In this case each beam would deliver a portion of the energy required to allow the liquid crystal material to change from one state to another. Only at the point of intersection of all of the beams would there be sufficient energy for a change in state to occur. Thus, writing to a specific point on a specific layer may be accomplished with beams of a single ~requency.

The embodiments discussed above and the figures used all illustrate a flat planar structure for the 3-D data storage medium. However, other shapes, such as discs or cylinders, are possible, particularly if the 3-D data storage medium is intended to be moving with respect to the optical head.
Furthermore, the 3-D data storage medium may be permanently installed within the data storage device of the invention, or may be removable.

Thus it will be seen that there are many possible embodiments of the data storage medium and device of the invention, all of which are to be considered to be included herein except as they depart from the scope of the appended claims.

Claims (9)

1. An information storage medium in which information may be recorded, read, and erased by optical means; wherein said data may be stored in a three-dimensional structure.
2. An information storage medium as claimed in claim 1, wherein said storage medium comprises a plurality of separate recording areas, each said recording area comprising a substantially transparent recording material.
3. An information storage medium as claimed in claim 2, wherein said plurality of recording areas are disposed with respect to each another so as to form a multi-layered structure of equidistant recording layers.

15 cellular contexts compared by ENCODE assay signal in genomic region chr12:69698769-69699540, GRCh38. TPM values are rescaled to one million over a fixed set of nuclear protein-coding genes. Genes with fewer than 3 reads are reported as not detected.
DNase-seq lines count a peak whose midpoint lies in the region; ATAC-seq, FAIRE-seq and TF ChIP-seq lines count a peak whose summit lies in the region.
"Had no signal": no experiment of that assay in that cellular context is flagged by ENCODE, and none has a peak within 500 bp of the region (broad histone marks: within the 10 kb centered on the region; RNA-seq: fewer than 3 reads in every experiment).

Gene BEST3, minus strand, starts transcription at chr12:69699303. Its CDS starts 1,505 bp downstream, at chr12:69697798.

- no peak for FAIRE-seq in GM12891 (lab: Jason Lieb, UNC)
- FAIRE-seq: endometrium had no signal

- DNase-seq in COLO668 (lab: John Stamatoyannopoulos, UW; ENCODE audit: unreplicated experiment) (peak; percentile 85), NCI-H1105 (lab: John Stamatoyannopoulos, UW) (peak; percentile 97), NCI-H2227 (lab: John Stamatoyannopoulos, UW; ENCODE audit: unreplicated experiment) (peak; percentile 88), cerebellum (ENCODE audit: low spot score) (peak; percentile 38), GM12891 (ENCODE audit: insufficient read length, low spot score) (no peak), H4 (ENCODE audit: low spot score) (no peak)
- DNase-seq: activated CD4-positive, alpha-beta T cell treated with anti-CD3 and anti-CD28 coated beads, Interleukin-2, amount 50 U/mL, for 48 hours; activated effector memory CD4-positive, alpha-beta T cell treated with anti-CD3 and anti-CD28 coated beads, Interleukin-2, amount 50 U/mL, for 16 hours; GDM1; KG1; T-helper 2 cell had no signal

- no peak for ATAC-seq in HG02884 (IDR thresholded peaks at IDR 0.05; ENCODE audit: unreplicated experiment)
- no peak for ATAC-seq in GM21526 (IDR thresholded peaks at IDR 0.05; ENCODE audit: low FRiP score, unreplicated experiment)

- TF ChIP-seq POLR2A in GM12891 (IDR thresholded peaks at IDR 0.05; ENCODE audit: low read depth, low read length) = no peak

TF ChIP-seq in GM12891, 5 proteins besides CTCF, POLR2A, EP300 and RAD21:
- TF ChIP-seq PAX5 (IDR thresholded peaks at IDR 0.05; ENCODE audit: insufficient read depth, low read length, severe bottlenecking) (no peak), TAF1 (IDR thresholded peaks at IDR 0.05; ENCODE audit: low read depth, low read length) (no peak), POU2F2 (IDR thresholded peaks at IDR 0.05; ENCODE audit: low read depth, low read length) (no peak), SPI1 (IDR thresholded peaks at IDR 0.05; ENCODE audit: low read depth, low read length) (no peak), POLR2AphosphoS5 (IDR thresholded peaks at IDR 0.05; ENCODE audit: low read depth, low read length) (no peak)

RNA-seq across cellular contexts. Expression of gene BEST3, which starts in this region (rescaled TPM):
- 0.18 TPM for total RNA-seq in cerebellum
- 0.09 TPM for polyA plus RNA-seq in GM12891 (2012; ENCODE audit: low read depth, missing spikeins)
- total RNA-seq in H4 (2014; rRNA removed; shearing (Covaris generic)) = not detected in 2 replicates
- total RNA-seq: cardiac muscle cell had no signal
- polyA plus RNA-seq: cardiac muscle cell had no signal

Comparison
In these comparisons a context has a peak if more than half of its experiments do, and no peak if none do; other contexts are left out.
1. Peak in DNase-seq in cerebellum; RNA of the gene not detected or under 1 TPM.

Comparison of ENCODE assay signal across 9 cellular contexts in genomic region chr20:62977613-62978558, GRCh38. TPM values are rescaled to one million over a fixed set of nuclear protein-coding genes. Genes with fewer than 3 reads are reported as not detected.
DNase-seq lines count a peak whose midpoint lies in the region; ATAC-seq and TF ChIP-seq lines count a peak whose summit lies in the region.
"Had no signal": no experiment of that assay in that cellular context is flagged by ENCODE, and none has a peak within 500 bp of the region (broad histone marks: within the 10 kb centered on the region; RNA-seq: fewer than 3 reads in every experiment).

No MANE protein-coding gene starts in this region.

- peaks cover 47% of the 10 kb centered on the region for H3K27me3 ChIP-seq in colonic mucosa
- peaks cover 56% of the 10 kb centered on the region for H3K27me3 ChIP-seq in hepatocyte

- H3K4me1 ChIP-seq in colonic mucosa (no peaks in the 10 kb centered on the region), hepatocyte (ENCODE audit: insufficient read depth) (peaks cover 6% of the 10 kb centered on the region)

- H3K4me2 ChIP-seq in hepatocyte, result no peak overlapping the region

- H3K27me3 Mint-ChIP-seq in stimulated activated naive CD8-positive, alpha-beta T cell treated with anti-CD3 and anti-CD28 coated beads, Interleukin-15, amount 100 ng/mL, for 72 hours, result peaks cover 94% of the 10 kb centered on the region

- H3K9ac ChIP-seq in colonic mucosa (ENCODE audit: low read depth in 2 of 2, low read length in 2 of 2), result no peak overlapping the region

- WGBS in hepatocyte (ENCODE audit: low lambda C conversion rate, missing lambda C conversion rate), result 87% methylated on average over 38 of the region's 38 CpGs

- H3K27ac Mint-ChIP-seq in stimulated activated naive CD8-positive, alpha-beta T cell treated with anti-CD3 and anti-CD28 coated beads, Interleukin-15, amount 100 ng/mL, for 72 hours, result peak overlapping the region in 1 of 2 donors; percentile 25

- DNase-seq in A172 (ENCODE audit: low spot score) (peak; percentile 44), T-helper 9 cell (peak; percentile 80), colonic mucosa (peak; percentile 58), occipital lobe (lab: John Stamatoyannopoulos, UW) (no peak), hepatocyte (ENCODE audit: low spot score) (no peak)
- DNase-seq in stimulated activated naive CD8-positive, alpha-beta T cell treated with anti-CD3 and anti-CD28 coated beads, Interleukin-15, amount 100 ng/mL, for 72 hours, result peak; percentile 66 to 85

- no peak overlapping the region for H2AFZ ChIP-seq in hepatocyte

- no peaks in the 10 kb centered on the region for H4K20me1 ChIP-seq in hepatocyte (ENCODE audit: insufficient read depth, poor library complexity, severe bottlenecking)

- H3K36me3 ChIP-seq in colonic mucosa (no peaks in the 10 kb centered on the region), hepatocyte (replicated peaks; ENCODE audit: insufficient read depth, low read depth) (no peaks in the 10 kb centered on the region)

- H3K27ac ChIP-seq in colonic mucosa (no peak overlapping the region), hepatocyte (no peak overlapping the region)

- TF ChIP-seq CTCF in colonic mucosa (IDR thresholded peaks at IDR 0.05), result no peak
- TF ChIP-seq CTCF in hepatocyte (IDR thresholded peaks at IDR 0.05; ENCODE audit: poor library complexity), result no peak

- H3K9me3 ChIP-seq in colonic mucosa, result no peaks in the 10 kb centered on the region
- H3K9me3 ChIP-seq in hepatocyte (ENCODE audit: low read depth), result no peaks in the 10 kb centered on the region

4. An information storage medium as claimed in claim 3, wherein said layers are bounded on both surfaces by substantially transparent bounding layers.
5. An information storage medium as claimed in claim 3, wherein said recording layers are planar.
6. An information storage medium as claimed in claim 3, wherein said recording layers are cylindrical.
7. An information storage medium as claimed in claim 1, wherein said recording material possesses the following properties:
the material is substantially transparent;
the material is stable in any one of at least two transparent states characterised by having different refractive indices to polarised light passing therethrough;
and the material may be caused to switch from one transparent state to the other by stimulating the material with a beam of light in the presence or absence of an electric field.
8. An information storage medium as claimed in claim 7, wherein said recording material is a liquid crystal material.
9. An information storage medium as claimed in claim 8, wherein said liquid crystal material is a smectic phase liquid crystal material having two transparent states in which the molecules may be oriented in respective perpendicular directions having different refractive indices to light polarised in a predetermined direction.

14. An information storage medium in which binary data may be recorded and read by optical means, wherein said information may be stored in a three-dimensional structure composed of a plurality of equidistant recording layers bounded on both surfaces by substantially transparent bounding planes, each said recording layer comprising a liquid crystal material having the following properties:
the material is substantially transparent;
the material is stable in any one of at least two transparent states characterised by having different refractive indices to polarised light passing therethrough;
and the material is caused to switch from a first transparent state to a second transparent state by stimulating the material with a beam of light in the presence of an electric field, and is caused to switch from said second transparent state to said first transparent state by stimulating the material with a beam of light in the absense of an electric field.